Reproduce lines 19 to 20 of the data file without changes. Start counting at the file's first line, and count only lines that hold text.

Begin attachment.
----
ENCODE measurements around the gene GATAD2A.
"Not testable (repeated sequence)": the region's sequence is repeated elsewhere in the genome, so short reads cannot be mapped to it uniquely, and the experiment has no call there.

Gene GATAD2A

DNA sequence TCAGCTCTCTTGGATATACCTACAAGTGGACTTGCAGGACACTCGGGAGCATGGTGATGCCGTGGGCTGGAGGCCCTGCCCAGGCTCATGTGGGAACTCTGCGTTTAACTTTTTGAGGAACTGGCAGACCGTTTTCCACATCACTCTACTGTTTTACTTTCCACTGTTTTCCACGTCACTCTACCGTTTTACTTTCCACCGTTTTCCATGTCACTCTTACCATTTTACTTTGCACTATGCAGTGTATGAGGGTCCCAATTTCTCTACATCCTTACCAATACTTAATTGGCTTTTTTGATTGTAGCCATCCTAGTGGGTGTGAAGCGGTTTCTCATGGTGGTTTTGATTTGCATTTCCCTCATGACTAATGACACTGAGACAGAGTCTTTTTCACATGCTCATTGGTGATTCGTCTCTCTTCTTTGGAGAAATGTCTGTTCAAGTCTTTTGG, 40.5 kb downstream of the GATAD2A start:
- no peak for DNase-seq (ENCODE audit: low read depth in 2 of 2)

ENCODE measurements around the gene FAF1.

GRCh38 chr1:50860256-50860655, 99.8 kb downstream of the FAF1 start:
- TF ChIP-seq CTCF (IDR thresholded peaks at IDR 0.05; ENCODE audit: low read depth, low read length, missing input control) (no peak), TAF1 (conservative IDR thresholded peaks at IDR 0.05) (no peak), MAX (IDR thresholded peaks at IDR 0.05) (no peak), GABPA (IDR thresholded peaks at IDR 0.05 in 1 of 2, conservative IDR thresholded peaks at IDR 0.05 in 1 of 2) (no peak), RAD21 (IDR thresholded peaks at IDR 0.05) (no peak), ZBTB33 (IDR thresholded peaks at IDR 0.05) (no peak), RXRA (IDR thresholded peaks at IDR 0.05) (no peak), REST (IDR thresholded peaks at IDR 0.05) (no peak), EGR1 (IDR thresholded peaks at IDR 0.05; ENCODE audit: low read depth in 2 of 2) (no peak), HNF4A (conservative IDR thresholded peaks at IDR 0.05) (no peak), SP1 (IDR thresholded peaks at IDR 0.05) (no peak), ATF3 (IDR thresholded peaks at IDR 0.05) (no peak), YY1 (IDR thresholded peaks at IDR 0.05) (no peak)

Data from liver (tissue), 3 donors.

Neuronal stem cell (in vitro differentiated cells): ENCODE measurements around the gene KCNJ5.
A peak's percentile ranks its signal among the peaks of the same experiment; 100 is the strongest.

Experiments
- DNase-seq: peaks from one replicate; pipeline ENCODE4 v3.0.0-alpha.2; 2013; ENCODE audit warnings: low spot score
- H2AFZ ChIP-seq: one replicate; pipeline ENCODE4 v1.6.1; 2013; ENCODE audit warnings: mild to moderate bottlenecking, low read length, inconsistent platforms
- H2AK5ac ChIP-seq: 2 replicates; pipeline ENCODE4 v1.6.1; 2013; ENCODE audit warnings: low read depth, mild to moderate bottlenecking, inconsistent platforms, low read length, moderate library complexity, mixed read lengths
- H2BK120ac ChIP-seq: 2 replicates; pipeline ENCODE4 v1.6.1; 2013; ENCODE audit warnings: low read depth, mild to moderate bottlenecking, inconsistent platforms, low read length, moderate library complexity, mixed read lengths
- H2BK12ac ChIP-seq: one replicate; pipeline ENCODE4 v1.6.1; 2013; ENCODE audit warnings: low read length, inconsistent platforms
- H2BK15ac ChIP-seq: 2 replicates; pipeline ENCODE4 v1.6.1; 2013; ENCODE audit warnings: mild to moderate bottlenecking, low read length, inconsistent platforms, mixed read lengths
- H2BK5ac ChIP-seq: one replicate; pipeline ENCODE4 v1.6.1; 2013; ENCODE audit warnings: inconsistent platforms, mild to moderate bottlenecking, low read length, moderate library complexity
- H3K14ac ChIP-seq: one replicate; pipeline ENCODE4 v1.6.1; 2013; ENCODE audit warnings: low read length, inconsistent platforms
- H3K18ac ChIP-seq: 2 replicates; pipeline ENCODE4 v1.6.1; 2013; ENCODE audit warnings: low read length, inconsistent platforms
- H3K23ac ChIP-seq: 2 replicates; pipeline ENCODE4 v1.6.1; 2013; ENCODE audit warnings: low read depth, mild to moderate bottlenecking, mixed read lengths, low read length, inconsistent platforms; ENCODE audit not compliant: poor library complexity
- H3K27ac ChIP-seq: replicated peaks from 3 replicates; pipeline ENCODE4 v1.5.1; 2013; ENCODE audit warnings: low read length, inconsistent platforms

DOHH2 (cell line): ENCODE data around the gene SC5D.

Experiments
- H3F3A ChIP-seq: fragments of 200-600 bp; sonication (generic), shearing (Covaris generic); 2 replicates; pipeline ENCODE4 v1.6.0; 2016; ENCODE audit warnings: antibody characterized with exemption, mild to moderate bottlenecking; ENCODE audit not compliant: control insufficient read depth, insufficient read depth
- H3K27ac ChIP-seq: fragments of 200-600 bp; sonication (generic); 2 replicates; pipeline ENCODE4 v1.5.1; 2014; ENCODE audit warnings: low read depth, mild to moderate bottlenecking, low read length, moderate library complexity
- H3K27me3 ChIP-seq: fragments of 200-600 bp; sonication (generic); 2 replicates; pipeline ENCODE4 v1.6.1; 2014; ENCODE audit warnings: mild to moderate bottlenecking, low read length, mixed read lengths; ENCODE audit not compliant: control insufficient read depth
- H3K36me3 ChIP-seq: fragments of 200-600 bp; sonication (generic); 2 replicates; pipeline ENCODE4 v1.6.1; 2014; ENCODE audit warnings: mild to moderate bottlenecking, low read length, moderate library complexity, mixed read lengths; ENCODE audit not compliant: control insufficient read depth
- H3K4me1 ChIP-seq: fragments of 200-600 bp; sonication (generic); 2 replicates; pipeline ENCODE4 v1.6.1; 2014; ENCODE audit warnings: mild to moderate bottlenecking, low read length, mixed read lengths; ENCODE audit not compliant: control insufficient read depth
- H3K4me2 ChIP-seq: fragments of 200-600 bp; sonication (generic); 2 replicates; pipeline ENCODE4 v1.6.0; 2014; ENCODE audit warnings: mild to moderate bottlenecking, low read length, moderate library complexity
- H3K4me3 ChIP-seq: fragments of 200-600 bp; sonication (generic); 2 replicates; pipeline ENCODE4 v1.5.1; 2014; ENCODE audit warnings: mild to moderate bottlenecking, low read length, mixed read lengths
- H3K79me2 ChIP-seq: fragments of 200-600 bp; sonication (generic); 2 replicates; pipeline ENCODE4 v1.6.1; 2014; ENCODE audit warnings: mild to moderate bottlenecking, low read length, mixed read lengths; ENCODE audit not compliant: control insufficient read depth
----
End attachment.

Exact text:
- H2BK5ac ChIP-seq: one replicate; pipeline ENCODE4 v1.6.1; 2013; ENCODE audit warnings: inconsistent platforms, mild to moderate bottlenecking, low read length, moderate library complexity
- H3K14ac ChIP-seq: one replicate; pipeline ENCODE4 v1.6.1; 2013; ENCODE audit warnings: low read length, inconsistent platforms